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Wages, firm size and absenteeism


Winkelmann, Rainer (1999). Wages, firm size and absenteeism. Applied Economics Letters, 6(6):337-341.

Abstract

This paper examines two competing explanations for workers' absenteeism, the shirking hypothesis and the adjustment-to-equilibrium hypothesis. Data on German workers for 1985-88 from the German SocioEconomic Panel are used in order to estimate the determinants of workers' absenteeism. The results indicate that firm size matters after wage effects are controlled for. This evidence supports the shirking hypothesis.

This paper examines two competing explanations for workers' absenteeism, the shirking hypothesis and the adjustment-to-equilibrium hypothesis. Data on German workers for 1985-88 from the German SocioEconomic Panel are used in order to estimate the determinants of workers' absenteeism. The results indicate that firm size matters after wage effects are controlled for. This evidence supports the shirking hypothesis.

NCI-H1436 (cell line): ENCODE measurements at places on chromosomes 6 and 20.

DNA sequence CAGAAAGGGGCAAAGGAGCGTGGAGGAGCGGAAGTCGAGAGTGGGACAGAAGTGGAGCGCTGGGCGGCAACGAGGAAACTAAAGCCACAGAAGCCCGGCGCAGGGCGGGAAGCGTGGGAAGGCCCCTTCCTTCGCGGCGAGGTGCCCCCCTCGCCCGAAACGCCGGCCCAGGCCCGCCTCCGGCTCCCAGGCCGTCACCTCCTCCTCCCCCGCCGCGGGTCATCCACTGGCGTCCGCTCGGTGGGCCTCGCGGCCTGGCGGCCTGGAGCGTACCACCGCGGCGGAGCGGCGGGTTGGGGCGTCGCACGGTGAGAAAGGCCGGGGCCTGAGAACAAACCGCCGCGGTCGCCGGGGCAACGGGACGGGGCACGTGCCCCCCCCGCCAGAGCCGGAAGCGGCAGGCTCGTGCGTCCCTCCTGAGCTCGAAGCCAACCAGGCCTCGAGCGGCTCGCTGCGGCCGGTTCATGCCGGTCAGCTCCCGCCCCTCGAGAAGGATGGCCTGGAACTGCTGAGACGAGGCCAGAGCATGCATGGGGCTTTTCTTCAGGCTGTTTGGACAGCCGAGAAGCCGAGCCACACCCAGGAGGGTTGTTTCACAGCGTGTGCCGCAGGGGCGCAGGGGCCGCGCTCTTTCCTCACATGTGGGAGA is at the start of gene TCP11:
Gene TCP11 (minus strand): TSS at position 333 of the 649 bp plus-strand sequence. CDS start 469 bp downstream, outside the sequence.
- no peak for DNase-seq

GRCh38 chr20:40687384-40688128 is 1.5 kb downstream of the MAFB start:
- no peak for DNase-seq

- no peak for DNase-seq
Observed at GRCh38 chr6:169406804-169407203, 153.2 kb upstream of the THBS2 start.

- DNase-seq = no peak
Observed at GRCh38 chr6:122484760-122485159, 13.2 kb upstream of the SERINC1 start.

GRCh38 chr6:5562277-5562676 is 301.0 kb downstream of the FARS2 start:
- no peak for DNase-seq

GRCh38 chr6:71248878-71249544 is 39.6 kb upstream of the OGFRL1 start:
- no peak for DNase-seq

Citations

20 citations in Web of Science®
26 citations in Scopus®
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Additional indexing

Item Type:Journal Article, refereed
Communities & Collections:03 Faculty of Economics > Department of Economics
Dewey Decimal Classification:330 Economics
Language:English
Date:1999
Deposited On:11 Feb 2008 12:21
Last Modified:05 Apr 2016 12:17
Publisher:Taylor & Francis
ISSN:1350-4851
Publisher DOI:10.1080/135048599353032

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